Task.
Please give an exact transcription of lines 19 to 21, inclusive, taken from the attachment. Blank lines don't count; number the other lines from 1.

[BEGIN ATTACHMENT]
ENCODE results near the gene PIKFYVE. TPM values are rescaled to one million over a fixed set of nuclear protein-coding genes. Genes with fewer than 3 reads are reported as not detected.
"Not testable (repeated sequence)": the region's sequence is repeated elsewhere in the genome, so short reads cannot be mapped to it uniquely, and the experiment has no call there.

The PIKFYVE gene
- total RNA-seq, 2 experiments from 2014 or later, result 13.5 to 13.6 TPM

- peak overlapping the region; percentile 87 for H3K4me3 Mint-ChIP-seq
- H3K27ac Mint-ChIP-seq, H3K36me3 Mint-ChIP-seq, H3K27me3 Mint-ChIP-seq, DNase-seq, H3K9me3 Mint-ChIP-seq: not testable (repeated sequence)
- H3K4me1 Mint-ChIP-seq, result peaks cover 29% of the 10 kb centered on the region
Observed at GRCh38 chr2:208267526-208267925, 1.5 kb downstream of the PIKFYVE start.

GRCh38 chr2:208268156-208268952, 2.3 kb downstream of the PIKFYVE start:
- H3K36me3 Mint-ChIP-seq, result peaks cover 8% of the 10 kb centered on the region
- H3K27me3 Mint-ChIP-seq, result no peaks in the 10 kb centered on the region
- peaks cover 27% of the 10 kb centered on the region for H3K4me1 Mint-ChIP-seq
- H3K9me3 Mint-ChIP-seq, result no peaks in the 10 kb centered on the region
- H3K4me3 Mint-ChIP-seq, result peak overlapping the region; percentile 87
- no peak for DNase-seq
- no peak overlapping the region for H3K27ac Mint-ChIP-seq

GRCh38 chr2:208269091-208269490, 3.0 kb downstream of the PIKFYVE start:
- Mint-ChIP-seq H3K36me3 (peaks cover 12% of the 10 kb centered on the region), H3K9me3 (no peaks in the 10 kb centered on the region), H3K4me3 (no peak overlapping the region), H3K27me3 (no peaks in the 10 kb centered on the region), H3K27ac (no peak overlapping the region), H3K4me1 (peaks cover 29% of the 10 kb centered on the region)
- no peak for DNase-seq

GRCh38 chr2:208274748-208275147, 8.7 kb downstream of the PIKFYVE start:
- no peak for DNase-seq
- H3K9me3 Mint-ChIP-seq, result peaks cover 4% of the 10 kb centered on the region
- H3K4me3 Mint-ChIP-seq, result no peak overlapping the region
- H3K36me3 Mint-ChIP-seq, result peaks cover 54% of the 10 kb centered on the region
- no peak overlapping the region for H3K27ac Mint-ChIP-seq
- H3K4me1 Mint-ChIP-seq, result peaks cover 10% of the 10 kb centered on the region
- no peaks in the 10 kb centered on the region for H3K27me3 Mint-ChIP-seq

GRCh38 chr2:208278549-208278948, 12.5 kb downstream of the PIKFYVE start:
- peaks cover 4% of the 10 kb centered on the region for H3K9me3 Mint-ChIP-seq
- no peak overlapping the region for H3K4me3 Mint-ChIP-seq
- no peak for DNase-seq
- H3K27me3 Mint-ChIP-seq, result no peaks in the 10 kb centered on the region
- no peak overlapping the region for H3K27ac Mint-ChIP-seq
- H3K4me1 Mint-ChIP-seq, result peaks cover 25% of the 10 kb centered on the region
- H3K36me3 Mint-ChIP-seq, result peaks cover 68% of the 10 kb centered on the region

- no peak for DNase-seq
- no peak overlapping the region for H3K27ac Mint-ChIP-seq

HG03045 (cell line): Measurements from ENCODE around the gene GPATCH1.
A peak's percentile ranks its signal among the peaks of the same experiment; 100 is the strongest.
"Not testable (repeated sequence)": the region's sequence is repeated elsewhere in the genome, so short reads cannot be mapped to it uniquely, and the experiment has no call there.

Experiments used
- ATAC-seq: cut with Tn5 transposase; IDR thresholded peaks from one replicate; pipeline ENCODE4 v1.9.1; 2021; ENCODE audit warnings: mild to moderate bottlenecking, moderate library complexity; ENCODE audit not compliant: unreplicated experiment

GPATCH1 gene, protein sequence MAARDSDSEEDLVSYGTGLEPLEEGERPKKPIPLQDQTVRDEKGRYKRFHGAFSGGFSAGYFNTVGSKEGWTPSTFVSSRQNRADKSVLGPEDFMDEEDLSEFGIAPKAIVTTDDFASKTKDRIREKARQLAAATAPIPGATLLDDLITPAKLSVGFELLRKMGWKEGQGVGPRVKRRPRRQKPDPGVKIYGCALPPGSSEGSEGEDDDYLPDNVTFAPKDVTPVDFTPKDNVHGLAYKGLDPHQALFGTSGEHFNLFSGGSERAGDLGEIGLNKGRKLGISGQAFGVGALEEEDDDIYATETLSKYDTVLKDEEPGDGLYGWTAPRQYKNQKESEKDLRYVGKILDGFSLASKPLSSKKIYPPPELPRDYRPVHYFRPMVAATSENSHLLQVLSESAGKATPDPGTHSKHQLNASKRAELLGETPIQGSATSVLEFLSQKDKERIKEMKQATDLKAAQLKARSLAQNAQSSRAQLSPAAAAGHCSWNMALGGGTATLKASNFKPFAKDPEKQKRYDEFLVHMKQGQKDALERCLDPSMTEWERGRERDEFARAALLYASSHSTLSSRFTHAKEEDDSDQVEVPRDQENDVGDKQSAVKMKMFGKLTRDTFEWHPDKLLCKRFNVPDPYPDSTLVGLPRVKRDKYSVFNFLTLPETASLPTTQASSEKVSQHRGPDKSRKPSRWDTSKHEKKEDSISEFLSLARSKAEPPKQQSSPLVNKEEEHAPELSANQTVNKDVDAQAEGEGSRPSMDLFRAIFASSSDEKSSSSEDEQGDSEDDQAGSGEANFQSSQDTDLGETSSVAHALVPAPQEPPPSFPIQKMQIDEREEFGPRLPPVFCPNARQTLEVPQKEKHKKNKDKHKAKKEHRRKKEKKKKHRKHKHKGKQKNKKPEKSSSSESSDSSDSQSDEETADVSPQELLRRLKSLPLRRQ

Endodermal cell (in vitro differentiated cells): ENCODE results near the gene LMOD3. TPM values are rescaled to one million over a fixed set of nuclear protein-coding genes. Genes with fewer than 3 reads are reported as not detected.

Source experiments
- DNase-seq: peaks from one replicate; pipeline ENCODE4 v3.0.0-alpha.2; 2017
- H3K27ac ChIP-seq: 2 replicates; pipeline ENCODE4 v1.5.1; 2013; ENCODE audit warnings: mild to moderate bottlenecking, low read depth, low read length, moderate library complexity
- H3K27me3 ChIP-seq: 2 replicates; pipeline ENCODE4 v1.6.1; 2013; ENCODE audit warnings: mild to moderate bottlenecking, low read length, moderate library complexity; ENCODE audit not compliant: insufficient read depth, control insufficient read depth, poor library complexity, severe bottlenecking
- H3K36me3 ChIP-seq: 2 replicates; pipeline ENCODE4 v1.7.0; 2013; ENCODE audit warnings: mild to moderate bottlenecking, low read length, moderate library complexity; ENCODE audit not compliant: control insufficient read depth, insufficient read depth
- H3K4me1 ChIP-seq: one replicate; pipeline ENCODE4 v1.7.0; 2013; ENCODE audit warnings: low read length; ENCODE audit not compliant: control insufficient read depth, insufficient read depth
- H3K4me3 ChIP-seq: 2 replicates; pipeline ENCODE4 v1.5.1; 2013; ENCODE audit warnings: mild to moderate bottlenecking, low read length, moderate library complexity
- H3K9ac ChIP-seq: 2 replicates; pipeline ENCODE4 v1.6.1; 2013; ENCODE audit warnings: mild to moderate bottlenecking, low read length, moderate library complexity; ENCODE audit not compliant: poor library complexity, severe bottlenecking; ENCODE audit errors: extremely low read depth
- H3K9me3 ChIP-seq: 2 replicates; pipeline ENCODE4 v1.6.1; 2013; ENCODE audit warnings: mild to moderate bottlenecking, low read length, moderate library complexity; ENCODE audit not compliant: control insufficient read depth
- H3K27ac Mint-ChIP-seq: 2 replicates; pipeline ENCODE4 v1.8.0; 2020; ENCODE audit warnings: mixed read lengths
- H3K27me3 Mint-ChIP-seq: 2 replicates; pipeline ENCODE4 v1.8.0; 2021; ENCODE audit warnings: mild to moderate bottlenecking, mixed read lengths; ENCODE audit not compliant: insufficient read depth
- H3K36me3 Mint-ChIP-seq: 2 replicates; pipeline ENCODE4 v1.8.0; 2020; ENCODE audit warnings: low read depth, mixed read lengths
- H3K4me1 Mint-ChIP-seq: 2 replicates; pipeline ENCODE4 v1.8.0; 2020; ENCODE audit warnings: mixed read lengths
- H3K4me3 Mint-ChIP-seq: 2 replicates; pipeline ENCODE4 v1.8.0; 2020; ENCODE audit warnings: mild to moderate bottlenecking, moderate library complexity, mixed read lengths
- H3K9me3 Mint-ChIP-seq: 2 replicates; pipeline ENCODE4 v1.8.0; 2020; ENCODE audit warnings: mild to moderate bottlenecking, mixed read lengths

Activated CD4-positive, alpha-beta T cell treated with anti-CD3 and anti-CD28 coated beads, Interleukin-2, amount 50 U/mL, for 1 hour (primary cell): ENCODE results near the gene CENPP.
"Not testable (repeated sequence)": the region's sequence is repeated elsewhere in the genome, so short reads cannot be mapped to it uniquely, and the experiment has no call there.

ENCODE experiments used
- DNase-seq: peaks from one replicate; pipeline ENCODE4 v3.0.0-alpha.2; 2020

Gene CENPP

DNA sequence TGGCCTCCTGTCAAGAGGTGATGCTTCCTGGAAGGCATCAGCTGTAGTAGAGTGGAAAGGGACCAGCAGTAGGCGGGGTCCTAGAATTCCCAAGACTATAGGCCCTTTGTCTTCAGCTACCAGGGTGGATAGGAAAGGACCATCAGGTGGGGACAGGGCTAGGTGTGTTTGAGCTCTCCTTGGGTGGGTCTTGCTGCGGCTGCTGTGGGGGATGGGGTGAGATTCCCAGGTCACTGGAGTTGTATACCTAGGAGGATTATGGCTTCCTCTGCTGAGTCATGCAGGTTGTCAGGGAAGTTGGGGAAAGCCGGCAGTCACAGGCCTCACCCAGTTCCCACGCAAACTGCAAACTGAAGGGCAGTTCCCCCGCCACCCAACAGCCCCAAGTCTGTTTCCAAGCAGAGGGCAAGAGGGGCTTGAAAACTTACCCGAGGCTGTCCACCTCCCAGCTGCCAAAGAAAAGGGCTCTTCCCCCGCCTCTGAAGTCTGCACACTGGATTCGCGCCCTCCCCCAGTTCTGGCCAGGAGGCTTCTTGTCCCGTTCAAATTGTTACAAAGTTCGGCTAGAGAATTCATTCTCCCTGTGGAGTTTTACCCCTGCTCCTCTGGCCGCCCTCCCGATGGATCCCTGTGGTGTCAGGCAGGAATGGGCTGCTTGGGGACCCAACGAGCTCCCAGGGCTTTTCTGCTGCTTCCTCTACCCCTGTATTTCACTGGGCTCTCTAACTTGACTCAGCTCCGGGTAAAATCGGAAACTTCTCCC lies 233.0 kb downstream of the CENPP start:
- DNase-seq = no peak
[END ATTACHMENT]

- no peak for DNase-seq

GRCh38 chr2:208274748-208275147, 8.7 kb downstream of the PIKFYVE start:
- no peak for DNase-seq